Treating people well sounds pretty obvious, right? But, the reality is that employers, leaders, and even colleagues can fail to understand the importance of treating people well, and the short and long-term implications if you don’t!
What you deem as “treating people well” can vary from person to person
Interpersonal relationships can be complicated, particularly if you have different outlooks on how people should be treated in the workplace. We don’t claim to be experts at this, but here are some things that we try to live by on a day-to-day basis:
Assume the best in each situation
Especially with tough conversations or potential conflicts, it can be easy to put our guard up and assume that people we work with are negative or are simply seeing the worst in a situation. If you approach your interactions and assume the best, then not only can you communicate without ego, but you’ll also be able to look at things pragmatically and not through an emotional lens.
When you assume the best, there is more likely to be a positive outcome, thus a much easier conversation, too!
Never forget your manners
Please and thank you go a long way, and although the formalities of emailing can be abandoned if you’re using communication platforms like Slack or Teams, never forget the power of being polite and having good manners with everybody that you work with. Aside from the basics, take the time to check in with people and build rapport, as this can also ensure that you are being respectful towards others that you work with.
Try and communicate over the phone instead of over email
Specifically with challenging conversations, communicating on a call instead of over email can really help with relationship building, especially if your team works remotely or you get little face time during the week.
Communicating on the phone can help with the disparities that can often come across when texting, slacking, or emailing, and also enables you to have more of a human connection with others. As a leader, always think about how you’re communicating, and whether you’re choosing the best mode of communication — also.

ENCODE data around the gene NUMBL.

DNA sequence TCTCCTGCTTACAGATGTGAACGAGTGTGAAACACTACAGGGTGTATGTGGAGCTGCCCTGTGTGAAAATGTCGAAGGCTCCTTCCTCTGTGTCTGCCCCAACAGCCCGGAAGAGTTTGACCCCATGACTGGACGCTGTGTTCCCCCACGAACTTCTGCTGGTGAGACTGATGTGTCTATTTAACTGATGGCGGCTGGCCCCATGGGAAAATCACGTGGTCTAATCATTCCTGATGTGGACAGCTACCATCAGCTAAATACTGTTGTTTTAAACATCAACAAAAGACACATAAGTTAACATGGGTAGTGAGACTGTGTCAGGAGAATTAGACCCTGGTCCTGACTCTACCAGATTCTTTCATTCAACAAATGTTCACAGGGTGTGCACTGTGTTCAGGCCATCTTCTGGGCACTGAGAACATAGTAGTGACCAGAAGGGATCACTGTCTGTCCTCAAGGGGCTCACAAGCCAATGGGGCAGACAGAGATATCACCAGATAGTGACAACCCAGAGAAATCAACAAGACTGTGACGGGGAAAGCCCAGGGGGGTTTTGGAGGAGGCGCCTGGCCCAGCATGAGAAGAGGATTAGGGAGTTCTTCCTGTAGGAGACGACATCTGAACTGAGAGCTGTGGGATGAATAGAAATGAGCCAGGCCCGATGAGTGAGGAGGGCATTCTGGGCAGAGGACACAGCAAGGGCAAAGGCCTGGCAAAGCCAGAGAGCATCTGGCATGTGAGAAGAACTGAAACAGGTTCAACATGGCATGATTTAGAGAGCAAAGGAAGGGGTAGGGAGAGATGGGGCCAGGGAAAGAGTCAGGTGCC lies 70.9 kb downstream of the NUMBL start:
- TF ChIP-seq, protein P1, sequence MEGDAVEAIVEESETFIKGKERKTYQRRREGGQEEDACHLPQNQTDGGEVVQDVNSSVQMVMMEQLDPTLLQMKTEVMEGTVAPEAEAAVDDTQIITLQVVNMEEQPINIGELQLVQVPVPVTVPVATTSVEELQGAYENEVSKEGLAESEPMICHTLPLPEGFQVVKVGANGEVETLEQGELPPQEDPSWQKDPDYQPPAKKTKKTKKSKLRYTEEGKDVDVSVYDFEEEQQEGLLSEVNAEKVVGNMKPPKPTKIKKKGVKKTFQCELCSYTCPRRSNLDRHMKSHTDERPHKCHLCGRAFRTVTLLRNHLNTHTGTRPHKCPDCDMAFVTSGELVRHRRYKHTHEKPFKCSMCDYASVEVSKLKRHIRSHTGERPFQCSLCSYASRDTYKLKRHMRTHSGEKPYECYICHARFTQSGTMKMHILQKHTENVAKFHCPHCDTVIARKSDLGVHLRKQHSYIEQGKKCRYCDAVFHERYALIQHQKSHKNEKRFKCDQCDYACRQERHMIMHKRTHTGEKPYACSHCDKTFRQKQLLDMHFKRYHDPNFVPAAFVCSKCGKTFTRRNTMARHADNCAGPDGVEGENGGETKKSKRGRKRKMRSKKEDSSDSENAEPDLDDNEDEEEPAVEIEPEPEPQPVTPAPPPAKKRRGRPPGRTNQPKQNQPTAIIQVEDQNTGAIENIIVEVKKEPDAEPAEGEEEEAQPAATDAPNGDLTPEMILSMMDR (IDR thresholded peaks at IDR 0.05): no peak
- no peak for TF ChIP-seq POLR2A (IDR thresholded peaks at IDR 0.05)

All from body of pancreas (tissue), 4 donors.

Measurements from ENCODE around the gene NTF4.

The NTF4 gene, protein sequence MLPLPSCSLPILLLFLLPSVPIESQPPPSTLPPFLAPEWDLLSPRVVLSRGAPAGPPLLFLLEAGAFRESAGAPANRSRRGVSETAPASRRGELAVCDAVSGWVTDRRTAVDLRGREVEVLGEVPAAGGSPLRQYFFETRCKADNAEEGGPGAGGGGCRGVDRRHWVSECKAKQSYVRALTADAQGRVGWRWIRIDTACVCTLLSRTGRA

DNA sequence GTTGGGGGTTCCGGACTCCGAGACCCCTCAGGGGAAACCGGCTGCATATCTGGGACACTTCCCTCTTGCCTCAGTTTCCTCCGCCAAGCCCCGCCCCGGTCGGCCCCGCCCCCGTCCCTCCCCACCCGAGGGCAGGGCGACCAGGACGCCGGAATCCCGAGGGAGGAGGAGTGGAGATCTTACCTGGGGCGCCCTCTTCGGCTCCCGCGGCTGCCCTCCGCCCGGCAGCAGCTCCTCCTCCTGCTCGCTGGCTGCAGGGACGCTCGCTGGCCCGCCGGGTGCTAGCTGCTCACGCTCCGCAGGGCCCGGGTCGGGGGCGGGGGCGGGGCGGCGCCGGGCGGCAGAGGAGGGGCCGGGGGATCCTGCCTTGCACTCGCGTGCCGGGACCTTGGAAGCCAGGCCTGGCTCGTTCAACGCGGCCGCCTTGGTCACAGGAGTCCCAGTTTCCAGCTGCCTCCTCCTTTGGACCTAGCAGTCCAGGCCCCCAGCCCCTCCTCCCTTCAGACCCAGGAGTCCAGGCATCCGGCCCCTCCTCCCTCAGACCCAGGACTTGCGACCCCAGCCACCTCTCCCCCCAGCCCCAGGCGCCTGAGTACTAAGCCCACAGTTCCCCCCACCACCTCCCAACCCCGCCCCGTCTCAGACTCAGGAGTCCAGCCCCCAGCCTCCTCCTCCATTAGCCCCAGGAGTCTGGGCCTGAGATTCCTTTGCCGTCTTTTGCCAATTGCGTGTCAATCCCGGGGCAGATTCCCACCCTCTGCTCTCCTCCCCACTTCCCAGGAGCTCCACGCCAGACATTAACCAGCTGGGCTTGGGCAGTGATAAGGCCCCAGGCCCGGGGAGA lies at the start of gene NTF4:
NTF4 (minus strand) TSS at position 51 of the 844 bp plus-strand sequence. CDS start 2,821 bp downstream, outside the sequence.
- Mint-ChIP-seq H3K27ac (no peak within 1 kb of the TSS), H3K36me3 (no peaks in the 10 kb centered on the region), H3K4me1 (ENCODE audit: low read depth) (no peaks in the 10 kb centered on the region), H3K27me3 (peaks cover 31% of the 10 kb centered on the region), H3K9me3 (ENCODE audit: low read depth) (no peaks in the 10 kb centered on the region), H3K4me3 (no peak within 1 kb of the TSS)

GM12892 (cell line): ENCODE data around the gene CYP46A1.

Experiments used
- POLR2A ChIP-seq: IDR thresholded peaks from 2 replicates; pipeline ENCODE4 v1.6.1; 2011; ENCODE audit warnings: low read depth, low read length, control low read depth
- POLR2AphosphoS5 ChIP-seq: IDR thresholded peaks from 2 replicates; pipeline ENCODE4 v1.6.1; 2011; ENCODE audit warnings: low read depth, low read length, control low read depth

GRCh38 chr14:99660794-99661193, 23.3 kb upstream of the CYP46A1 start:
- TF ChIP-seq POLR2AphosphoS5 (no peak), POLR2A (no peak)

Remember, they were you once (leaders especially)
If you’re a leader, it can be difficult sometimes, especially in challenging team situations, to see someone else’s point of view. Particularly if they’re junior, it takes less effort to cut someone off or dismiss what they’re saying, instead of sitting and listening. There is the famous phrase “people don’t leave bad companies, they leave bad managers” - and this is due to poor communication and also not being treated well.
Management and leadership aren’t for everybody, but try your best to put yourself in the other person’s shoes. Not only will this improve your retention, but treating people well in your team will result in better performance, productivity, and overall happiness at work.
People will remember how you treated them
Whether they were managed by you, were simply a colleague, or had to interact with you in any way, people remember how they are treated by others, and you never know when you’ll run into someone again. Always keep this in mind, not only with people you work with on a day-to-day basis, but also with those you engage with externally, whether this is vendors, suppliers, or consultants.
Don’t burn bridges
No matter what, burning bridges doesn’t help either party in the long run. This doesn’t mean that you have to be fake and pretend to get along with someone, because the reality is that you will clash with people at some point in your professional career.
The important thing to remember is that you can have cordial relationships that are still respectable, even if you don’t like that individual as a person. As we’ve said before, people remember how you treat them, so don’t burn bridges - instead keep the relationship steady, and respectful, but also with distance.
The most successful people are the best networkers, and some of the most unsuspecting people in your life can help to create opportunities for you. As long as you approach your work with a humble and open mindset, and think about the above points - treating people well will start to be woven into the fabric of your day-to-day interactions.